And above all, reigning supreme, are the buses. These foul monsters, decked out with fairy lights and blaring klaxons, stop for nothing and nobody. Brutal bull-bars ensure that no skulls will dent the bodywork, and instead of slowing down as they pass through towns they simply hold the horn down and keep going. There’s no incentive for them to do otherwise really, because if they go fast they get a reputation for getting there fast, and if they get pulled over a small bribe puts them back on the road in no time at all. As they sweep past, the suck is so strong that even landcrusiers are pulled towards them violently and left rocking in their wake.

“Might is right” is still the rule here. My crash was caused by being forced off the road by a lorry, but despite clearly seeing the crash he drove on. But might is challenged by agility, and while the country’s roads might be owned by the lumbering trucks and buses, the cities and towns remain firmly the domain of the motorbike.

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About Muzungu

I’m a Uganda-based freelance photographer (and occasional writer) working for a broad range of clients including NGOs, newspapers and magazines and development agencies. My work has taken me across East Africa, South America and Europe, and previous clients include USAID, the World Bank and the East African. I also work on personal documentary projects in my spare time. If you’d like to hire me or to know more, please feel free to get in touch.
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11 Responses to How Ugandan Roads Work (at least, according to me)

  1. The Emrys says:

    nice article, really interesting but the ” Old Toyotas brought from Japan, they are used as taxis with 10 or more passengers fitting into a five-seater” part, i disagree with. they are actually 14 seaters thought admittedly they will carry more than 14 passengers.

  2. tumwijuke says:

    Great analysis of our roads.

    The first time I drove a car outside Uganda … Well, let’s just say it took a re-education. Coming back to my dear old Entebbe Road was traumatizing.

    • Muzungu says:

      I actually learned to drive in Uganda. I don’t trust myself here in the UK, the flow isn’t fluid enough. If you mess up, people hit you because they aren’t expecting it!

  3. Barney says:

    Hollow legend… lol.

    Considered the possibility of writing a travel guidebook on my little, disorganised beautiful country? I’d be the first to buy it!

    • Muzungu says:

      I am actually considering it, but it will be small and called “The Misanthrope’s Guide to Uganda”, and co-authored by my friend ‘Champagne’ Tim Morris. Expect it in about 18 months, once I’ve been to Murchison Falls (never had enough money) and to Karamoja (was previously banned from going for insurance reasons!).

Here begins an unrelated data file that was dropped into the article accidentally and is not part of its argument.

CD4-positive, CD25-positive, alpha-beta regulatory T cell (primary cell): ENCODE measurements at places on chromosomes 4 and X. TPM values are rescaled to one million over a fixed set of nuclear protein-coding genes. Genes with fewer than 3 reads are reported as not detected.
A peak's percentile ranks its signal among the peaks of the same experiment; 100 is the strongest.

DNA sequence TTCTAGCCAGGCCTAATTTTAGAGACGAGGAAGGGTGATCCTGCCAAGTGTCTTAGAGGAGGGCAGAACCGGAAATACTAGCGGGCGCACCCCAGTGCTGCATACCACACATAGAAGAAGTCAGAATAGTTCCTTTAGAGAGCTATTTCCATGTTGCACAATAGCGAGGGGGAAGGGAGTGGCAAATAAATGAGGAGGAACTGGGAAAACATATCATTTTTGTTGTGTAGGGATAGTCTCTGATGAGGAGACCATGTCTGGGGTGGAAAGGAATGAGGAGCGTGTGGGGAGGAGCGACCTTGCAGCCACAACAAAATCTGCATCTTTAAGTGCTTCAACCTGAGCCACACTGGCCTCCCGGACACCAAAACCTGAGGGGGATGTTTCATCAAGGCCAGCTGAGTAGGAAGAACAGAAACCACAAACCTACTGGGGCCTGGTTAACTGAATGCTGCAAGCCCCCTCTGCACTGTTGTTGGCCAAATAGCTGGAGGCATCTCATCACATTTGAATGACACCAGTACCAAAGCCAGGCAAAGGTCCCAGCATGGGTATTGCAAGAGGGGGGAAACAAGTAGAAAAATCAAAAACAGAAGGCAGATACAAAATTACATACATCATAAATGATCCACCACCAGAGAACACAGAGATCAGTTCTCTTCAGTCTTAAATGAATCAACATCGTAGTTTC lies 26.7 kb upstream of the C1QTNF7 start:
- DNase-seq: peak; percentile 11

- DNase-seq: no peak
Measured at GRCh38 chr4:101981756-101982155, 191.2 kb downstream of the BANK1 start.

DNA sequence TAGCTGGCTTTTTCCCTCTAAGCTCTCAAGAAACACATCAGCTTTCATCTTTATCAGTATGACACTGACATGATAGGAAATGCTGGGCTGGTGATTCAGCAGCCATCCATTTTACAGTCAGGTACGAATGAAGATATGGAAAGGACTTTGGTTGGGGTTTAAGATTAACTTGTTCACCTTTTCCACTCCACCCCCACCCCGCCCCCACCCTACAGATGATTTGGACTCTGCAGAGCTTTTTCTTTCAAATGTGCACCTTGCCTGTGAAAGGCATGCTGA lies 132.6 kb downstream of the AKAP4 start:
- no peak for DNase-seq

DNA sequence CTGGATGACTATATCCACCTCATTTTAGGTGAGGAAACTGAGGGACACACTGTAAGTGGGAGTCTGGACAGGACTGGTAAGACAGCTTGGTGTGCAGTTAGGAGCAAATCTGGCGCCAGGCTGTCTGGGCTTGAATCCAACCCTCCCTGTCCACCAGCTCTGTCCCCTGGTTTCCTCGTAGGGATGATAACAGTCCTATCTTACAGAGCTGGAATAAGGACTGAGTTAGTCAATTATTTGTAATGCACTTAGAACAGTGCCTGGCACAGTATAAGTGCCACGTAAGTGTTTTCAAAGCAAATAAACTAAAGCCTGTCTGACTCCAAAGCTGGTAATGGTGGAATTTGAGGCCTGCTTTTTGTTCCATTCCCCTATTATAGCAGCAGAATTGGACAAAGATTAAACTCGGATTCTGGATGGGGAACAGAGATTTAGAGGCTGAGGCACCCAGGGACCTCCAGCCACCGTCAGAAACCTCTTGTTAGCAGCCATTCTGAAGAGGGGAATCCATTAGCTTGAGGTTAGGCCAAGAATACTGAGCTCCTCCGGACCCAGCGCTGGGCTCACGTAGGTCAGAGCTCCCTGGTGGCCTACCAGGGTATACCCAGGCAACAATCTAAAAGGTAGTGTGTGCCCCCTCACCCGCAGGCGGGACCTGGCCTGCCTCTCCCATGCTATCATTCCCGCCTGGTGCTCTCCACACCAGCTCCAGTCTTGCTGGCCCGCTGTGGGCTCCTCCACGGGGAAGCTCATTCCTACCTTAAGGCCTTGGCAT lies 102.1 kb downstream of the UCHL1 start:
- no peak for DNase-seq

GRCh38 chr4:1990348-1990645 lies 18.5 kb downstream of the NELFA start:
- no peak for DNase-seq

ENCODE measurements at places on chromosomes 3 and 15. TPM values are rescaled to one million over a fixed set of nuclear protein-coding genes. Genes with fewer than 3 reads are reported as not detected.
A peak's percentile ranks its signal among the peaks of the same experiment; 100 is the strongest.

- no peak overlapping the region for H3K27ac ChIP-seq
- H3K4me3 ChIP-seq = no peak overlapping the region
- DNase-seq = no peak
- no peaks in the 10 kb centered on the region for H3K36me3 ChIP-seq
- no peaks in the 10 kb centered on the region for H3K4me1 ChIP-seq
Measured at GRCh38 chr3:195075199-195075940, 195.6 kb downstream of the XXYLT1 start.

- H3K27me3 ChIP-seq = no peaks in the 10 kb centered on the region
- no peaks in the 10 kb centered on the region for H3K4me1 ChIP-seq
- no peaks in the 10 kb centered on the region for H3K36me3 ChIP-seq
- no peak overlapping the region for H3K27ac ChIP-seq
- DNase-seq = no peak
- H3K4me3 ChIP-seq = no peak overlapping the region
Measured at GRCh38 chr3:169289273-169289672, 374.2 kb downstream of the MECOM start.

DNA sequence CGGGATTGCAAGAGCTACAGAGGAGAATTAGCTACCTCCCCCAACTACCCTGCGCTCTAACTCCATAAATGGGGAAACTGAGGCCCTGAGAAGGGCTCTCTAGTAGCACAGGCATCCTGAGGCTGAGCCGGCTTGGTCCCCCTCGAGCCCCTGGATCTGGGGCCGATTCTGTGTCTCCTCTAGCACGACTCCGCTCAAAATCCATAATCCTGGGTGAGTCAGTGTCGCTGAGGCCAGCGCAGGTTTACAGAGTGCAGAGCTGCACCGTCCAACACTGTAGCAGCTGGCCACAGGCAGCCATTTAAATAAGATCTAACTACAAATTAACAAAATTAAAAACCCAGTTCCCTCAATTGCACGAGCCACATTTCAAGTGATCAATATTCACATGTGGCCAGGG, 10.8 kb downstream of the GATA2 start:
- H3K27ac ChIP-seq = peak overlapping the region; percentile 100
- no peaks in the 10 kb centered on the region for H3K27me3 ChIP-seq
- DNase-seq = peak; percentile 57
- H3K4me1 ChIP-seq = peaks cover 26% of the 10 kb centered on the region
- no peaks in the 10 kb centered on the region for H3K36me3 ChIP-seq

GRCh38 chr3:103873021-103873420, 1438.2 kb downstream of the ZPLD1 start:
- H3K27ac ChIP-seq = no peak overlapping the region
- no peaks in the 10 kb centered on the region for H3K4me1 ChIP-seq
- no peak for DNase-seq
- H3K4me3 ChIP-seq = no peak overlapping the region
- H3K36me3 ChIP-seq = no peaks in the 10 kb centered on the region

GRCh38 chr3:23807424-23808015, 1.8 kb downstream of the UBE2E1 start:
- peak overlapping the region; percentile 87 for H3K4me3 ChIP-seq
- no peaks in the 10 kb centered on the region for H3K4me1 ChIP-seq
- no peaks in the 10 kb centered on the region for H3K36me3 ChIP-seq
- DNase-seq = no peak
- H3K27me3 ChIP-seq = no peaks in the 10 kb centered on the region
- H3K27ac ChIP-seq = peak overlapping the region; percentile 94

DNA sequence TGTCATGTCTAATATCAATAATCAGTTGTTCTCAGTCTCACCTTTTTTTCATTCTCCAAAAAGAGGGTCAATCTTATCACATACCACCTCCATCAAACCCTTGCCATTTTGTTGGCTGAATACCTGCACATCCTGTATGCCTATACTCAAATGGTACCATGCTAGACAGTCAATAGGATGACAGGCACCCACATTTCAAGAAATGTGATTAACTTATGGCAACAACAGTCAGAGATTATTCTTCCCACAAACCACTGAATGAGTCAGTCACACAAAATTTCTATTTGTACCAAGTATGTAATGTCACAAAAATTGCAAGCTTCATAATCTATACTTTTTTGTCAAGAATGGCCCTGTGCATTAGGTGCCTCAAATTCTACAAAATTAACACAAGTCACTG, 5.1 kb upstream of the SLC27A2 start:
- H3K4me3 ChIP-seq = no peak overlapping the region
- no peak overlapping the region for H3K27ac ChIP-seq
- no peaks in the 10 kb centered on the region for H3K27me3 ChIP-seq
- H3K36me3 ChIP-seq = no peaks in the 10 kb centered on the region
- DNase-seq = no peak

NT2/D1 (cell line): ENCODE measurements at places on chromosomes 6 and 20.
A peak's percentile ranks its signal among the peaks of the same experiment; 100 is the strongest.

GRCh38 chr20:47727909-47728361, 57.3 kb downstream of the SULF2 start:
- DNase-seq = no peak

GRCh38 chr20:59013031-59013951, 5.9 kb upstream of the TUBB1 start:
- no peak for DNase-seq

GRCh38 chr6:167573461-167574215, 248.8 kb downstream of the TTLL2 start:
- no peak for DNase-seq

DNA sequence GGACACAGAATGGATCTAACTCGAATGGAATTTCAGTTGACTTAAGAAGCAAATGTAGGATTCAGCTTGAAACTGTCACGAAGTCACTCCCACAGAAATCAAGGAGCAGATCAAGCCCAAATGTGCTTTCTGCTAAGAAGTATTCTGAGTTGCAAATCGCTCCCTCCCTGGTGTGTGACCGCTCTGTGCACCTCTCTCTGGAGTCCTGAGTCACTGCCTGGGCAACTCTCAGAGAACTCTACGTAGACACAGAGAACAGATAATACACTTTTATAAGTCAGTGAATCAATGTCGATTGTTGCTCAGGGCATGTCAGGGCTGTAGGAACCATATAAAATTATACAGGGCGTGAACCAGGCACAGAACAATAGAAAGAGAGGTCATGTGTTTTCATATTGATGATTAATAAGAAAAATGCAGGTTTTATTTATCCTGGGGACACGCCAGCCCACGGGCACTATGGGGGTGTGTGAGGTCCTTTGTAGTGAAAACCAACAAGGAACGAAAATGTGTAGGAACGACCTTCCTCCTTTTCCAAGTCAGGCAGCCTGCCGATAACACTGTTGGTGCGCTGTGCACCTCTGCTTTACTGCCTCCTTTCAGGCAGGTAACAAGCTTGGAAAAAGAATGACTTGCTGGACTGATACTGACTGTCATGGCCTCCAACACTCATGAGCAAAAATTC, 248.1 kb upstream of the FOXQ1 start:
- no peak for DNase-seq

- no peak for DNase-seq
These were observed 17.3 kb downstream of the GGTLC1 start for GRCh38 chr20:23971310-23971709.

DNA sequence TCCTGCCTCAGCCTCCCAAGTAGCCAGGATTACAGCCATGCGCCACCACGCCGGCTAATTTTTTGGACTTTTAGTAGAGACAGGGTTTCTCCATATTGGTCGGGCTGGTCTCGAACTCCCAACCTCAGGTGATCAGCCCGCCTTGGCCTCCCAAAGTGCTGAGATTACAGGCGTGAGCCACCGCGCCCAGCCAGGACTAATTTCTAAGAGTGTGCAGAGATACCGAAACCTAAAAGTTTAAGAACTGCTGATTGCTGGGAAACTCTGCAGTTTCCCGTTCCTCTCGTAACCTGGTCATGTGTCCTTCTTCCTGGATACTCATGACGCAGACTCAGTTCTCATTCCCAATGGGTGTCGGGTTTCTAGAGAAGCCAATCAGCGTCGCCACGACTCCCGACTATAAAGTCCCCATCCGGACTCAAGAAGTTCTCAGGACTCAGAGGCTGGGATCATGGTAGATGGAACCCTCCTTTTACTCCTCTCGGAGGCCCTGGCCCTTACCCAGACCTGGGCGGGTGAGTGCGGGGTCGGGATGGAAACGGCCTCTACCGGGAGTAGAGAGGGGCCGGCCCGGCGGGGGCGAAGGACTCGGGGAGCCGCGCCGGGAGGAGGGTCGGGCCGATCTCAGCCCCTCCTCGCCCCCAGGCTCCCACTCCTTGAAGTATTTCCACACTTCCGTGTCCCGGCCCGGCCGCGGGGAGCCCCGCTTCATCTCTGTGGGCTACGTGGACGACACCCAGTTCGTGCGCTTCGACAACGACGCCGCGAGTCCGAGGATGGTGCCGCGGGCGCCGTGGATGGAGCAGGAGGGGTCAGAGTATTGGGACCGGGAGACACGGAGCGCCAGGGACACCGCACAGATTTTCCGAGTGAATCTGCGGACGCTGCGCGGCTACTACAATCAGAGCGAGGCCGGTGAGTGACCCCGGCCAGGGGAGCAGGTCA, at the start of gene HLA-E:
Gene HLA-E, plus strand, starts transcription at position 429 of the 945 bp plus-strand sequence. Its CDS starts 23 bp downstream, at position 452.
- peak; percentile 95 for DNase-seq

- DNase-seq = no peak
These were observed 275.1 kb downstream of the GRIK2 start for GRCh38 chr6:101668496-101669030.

4. Ian Anderson says:

    My first driving experiences in rural Uganda involved playing a kind of chicken.

    The roads were heavily cambered (for the rainy season) which meant that everyone wanted to drive….yup, you guessed it. Smack bang in the middle!

    If you showed even the slightest indication that you were going to ‘yield’ or move over a little, that was the sign for the other vehicle to accelerate, literally forcing you into the gully!

    It was a hair raising task learning to ‘hold, hold, hold, HOLD, brake, brake, swerve around each other, phew, back into the middle and accelerate up to cruising speed again’.

    Love the photos, great work. I miss Uganda to this day and its been more than a few years.

    Stay well
    Ian

  5. Ian Anderson says:

    p.s.

    Are the Bujagali Falls still there? I heard that they were building a power station when we were there (1997-2000).

    Awesome falls with crazy local kids riding them on jerry cans!
    Cheers

  6. Muzungu says:

    Thanks for the comments, Ian! Bujagali is still there but the dam is almost finished and I think the falls will be closed to the public pretty soon which is a huge pity. Lovely place, one of my favourites. You’ll be glad to know though that driving hasn’t changed in the slightest- it’s still terrifying and while a good number of the roads are much improved, there are still a lot which really aren’t. I think my favourite is the Hoima-Fort Portal one, best done on a motorbike just after a heavy downpour. However even that monstrosity’s days are numbered- they found oil, so the tarmac’s going to be there soon!